In most countries, the current standard of care in the treatment of early-stage Hodgkin's lymphoma — chemotherapy (CT) followed by radiation therapy (RT) — has provided cure rates of greater than 90%. But do all these patients really require RT, which is associated with late toxicity that undermines quality of life and long-term survival? It all depends on who one asks.
Investigators of the RAPID trial, published April 23 in the New England Journal of Medicine, report that patients with stage IA or IIA Hodgkin's lymphoma and a negative positron emission tomography (PET) finding after three cycles of CT had a good prognosis regardless of whether or not they received consolidation RT.
Corresponding author John Radford, MD, from the Institute of Cancer Sciences at the University of Manchester, in the United Kingdom, told Medscape Medical News: "Given that the current standard of care for these patients is CT followed by RT, RAPID set out to examine whether it was possible to avoid RT after CT in patients achieving complete remission, as measured by PET imaging."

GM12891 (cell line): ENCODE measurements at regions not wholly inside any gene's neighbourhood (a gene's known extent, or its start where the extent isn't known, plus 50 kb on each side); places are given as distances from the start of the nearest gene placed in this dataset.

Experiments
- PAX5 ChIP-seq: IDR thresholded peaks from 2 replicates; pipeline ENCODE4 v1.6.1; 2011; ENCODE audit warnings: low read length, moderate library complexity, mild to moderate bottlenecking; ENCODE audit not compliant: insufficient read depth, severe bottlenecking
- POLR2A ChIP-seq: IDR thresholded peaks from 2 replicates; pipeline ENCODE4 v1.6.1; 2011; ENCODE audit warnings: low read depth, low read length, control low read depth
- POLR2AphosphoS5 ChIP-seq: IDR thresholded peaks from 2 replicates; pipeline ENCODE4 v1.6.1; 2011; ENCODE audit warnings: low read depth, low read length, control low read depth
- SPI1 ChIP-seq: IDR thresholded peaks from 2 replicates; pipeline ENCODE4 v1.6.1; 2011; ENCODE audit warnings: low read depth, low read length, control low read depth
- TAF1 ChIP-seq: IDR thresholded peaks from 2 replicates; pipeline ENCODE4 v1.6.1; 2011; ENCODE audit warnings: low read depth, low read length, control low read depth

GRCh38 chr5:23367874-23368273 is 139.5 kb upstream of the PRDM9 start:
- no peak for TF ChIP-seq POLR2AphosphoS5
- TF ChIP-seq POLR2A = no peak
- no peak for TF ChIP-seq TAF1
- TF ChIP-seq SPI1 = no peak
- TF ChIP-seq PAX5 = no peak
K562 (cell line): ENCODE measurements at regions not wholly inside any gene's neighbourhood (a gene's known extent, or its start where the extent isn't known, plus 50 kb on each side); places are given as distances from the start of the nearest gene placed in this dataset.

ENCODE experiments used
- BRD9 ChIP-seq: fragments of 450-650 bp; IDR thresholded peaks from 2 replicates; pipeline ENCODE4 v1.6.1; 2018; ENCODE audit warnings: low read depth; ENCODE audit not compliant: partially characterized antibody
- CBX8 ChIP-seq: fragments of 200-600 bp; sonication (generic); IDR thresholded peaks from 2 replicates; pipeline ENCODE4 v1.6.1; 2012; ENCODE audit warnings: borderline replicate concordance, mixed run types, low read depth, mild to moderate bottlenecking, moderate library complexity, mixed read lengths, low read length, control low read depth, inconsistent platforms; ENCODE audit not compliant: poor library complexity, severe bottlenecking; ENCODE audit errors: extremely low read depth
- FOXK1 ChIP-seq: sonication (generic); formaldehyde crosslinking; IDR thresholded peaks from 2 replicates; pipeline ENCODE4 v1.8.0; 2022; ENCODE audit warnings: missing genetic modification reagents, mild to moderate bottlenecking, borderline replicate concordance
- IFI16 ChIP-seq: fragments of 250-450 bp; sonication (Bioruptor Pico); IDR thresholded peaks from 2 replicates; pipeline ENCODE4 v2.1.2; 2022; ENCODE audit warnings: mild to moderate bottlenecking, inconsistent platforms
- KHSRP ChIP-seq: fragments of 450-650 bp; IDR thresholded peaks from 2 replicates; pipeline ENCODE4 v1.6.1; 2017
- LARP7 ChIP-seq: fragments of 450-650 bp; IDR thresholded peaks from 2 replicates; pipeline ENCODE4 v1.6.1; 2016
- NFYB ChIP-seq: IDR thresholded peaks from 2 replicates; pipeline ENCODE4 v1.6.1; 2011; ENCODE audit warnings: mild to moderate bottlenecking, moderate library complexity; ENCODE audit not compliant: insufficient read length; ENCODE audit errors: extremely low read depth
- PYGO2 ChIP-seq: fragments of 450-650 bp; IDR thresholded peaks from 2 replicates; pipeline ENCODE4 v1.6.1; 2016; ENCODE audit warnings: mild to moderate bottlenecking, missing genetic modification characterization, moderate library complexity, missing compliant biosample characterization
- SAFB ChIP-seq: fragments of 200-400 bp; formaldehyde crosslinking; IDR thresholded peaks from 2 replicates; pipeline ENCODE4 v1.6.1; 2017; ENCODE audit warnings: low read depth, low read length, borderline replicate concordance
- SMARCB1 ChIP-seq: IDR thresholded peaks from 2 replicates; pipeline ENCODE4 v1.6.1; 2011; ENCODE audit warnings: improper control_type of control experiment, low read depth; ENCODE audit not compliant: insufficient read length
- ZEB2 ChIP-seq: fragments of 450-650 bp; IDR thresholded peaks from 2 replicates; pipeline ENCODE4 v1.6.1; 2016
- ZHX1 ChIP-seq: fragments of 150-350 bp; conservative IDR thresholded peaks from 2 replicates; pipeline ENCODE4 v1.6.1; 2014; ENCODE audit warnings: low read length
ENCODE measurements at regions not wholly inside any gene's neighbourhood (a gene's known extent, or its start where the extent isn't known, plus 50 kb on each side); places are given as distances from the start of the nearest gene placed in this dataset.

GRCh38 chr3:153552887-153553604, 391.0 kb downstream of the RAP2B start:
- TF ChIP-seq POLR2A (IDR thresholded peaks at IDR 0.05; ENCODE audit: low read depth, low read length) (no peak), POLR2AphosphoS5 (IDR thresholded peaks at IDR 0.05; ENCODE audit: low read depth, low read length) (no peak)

The question posed by RAPID was an important one, he noted. "Although patients receiving the current standard of care are cured, they face life with an increased risk of long-term toxicity from the radiation [such as second cancers and premature coronary artery disease]," he added.
"What are we to conclude from this study?" ask Dan L. Longo, MD, and James O. Armitage, MD, in an accompanying editorial. Dr Longo is from Harvard Medical School and the Dana-Farber Cancer Institute, Boston, Massachusetts, and Dr Armitage is from the Division of Hematology-Oncology, University of Nebraska Medical Center, in Omaha.
Dr Armitage told Medscape Medical News: "This is an important study and raises questions on how to care for patients with early-stage Hodgkin's lymphoma."
It is a provocative study, but the interpretations will be controversial both among physicians and patients, he added.